In this light, we’ve debunked disinformation through media interviews and emphasized that Biden’s administration could be beneficial to Taiwan and well aware of the challenges the CCP poses. We also actively share pieces with verified sources on Taiwanese social media platforms to counter the smear campaign against Biden and his China policy.

We’ve pointed out that Biden was one of the few remaining senators who voted for the Taiwan Relations Act, the cornerstone of Taiwan-U.S. relations for the past 40 years that has guaranteed peace across the strait and the supply of Taiwan’s defense capabilities. 

Biden’s likely Secretary of Defense pick is Michèle Flournoy, a staunch critic of the Chinese People’s Liberation Army (PLA), who advocates for the U.S. military to boost capabilities in sinking the PLA navy within 72 hours and protecting key allies, including Taiwan. 

Wenchi Yu, a Taiwan-born fellow at Harvard Kennedy School’s Ash Center and former U.S. Department of State official, has vouched for the Biden administration’s expected tough stance on China. She said that Biden is not expected to make unorthodox comments like Trump, and that his administration would provide the necessary support Taiwan needs. This includes promoting Taiwan’s participation in international organizations, providing Taiwan with defense capabilities, and opposing Chinese pressure and coercion.

Next steps

The fortunes of the incoming Biden administration’s legislative agenda will be determined by the Georgia Senate runoff election in January. Our immediate goal as an advocacy group is to encourage eligible voters in Georgia to vote for progressive candidates in this race. A Democratic majority in the Senate would be vital in ensuring Biden’s agenda is passed. 

The Asian American and Pacific Islander (AAPI) electorate, which includes the Taiwanese American community, is the fastest growing voting block in the United States. Asian Americans could become the tipping point in close elections, especially in cities like Atlanta where there is a sizable population. Taiwanese Americans for Progress have been getting out the vote initiative and online fundraising teams to mobilize Taiwanese voters in Georgia.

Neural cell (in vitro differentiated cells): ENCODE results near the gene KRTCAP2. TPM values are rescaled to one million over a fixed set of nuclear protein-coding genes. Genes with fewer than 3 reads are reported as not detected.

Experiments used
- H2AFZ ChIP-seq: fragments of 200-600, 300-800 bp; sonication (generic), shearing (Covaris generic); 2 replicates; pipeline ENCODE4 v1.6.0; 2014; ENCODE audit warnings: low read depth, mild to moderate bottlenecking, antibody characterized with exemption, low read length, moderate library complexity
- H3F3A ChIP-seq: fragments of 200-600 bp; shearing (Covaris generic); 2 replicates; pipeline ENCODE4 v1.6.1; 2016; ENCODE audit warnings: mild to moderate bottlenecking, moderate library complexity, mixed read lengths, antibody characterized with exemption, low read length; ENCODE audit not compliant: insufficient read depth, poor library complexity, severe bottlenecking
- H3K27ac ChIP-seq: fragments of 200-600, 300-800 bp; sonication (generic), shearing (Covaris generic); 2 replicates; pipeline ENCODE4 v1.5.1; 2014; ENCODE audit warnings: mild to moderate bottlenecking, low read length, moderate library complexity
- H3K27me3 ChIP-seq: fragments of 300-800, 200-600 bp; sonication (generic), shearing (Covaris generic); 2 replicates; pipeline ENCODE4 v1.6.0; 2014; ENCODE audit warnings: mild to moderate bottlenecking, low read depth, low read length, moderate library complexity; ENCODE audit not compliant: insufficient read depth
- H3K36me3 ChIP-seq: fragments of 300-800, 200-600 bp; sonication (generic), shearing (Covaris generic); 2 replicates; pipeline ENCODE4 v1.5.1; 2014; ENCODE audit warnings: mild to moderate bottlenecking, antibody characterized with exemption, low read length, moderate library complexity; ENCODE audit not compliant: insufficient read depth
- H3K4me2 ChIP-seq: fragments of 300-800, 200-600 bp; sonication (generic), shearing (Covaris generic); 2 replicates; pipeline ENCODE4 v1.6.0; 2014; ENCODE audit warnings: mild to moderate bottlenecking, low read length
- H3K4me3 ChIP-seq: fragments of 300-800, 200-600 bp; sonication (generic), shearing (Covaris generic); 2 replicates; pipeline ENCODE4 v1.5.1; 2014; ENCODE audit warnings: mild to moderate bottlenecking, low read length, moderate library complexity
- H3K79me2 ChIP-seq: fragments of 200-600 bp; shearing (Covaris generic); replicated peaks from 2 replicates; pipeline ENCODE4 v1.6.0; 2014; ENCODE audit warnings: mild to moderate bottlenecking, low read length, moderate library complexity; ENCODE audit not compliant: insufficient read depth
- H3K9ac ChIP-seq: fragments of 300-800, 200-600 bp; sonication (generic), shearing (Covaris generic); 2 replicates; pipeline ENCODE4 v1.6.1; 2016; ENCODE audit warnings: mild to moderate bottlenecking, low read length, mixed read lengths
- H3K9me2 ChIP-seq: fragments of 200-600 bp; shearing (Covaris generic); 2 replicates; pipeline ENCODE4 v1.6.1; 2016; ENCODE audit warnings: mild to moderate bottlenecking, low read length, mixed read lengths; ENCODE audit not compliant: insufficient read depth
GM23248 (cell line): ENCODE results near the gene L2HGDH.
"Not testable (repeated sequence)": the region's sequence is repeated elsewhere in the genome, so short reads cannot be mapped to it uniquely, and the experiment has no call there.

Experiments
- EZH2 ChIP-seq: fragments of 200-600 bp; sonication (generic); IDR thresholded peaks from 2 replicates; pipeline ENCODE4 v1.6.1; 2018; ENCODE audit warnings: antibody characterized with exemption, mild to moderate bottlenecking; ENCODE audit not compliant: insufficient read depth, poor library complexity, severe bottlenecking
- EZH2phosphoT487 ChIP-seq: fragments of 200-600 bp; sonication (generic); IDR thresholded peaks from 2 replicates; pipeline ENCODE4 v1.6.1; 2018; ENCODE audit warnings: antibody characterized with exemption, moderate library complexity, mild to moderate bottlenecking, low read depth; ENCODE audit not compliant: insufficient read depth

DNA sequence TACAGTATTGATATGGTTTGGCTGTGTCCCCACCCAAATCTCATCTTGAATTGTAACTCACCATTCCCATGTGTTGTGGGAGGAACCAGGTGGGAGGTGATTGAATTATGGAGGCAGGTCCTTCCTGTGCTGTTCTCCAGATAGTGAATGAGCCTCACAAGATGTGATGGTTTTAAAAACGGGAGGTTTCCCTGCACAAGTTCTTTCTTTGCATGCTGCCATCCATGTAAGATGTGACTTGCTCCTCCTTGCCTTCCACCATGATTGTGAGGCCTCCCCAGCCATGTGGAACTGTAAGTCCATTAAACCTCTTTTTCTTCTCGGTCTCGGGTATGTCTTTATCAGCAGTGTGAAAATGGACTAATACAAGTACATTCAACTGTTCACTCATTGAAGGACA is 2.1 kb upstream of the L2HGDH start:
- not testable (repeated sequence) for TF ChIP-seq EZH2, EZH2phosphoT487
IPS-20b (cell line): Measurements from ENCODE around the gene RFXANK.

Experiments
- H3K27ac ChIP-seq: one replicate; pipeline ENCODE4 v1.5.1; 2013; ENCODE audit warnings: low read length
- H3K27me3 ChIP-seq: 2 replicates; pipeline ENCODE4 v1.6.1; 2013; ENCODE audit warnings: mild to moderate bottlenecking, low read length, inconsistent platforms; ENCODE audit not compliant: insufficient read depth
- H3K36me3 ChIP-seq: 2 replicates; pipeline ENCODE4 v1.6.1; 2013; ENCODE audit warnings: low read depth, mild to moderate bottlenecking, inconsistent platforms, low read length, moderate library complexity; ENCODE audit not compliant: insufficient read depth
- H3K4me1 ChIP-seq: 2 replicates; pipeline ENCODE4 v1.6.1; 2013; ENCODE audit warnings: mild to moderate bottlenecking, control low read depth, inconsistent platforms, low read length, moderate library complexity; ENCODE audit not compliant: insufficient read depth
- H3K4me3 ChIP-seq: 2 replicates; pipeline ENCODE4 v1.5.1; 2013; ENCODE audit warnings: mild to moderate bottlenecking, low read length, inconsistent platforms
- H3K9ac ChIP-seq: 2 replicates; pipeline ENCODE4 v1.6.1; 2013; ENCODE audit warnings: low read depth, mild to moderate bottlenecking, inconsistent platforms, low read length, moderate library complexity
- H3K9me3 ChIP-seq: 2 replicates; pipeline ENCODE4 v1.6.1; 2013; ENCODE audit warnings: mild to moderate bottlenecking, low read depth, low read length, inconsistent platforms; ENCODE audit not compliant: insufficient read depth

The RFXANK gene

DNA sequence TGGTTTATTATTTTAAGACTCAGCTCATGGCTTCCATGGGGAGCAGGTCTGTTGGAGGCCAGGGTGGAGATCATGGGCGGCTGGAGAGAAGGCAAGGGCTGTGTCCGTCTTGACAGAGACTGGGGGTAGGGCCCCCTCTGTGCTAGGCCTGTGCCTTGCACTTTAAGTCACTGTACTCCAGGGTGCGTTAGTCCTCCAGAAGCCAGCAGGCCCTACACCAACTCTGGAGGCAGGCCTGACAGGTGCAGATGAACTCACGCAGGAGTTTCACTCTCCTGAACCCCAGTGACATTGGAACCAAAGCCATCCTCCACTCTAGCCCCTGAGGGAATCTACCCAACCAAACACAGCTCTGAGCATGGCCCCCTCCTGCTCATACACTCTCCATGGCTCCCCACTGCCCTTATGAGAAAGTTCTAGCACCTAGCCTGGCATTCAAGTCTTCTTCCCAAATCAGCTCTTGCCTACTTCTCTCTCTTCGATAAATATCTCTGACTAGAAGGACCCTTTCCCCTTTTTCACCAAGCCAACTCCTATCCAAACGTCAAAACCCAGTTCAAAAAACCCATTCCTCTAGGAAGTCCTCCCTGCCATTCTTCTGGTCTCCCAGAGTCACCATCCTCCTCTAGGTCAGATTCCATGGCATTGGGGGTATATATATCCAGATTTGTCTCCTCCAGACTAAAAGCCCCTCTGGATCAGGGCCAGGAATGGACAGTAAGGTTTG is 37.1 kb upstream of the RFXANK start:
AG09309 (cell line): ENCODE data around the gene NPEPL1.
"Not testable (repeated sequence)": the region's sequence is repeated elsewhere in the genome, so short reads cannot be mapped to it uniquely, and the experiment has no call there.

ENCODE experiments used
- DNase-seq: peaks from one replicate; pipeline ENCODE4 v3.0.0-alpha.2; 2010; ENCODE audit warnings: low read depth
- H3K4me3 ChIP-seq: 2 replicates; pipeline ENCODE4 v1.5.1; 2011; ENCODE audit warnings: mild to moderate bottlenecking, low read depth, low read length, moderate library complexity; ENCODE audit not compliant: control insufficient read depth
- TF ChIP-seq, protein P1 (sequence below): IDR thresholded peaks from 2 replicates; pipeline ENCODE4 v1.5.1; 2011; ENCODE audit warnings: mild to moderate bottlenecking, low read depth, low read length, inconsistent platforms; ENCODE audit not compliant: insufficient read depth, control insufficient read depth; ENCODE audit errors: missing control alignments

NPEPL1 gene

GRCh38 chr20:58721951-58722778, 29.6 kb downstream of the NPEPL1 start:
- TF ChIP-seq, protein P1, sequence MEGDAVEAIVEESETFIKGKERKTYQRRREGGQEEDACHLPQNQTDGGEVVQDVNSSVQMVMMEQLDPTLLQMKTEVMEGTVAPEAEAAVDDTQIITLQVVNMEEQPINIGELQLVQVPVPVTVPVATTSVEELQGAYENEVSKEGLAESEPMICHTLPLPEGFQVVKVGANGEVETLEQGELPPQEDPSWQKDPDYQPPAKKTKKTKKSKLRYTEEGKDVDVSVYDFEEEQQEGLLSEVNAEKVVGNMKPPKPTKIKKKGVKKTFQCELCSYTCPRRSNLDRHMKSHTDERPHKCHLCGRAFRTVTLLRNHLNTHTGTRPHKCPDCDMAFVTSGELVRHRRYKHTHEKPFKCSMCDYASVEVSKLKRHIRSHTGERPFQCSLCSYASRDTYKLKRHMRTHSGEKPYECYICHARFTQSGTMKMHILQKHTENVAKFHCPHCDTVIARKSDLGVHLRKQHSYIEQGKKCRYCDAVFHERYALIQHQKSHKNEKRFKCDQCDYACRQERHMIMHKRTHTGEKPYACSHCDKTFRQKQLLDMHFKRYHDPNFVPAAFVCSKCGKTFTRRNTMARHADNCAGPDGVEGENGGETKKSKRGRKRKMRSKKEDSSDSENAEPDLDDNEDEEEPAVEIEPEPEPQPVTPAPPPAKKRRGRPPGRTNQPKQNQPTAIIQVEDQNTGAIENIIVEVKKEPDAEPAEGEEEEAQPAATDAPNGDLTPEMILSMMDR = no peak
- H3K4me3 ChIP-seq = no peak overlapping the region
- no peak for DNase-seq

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Photo Credit: AP / TPG Images
People wait in a line to vote at The Boys' Club of New York - Abbe Clubhouse in Flushing, Queens during early voting for the U.S. Presidential election on October 24, 2020 in New York City. 

Apart from organizing voters for key races, our members have been amplifying messages that promote Taiwan-U.S. relations. This includes congratulatory messages to President-elect Biden from Taiwan President Tsai Ing-wen, the Taiwan Ministry of Foreign Affairs, and Taiwan Representative to the U.S. Hsiao Bi-khim

Common values

Bonnie Glaser, CSIS senior adviser, mentioned that a free-trade agreement would likely be signed under a Biden administration given his less protectionist stance compared to Trump’s. 

The Democratic party’s willingness to promote free trade was evident in Obama’s Trans Pacific Partnership, which was meant in part to counter China’s economic influence. Also, the party shared values around inclusiveness, human rights, and liberal democratic ideals more closely aligned with Taiwan’s ruling Democratic Progressive Party.

Many Taiwanese Americans perceive this as a natural match where both parties can work together to advance common goals and shared interests and look forward to a new chapter in Taiwan-U.S. relations.

Rath Wang is a founding committee member of Taiwanese Americans for Progress.


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TNL Editor: Daphne K. Lee, Nicholas Haggerty (@thenewslensintl)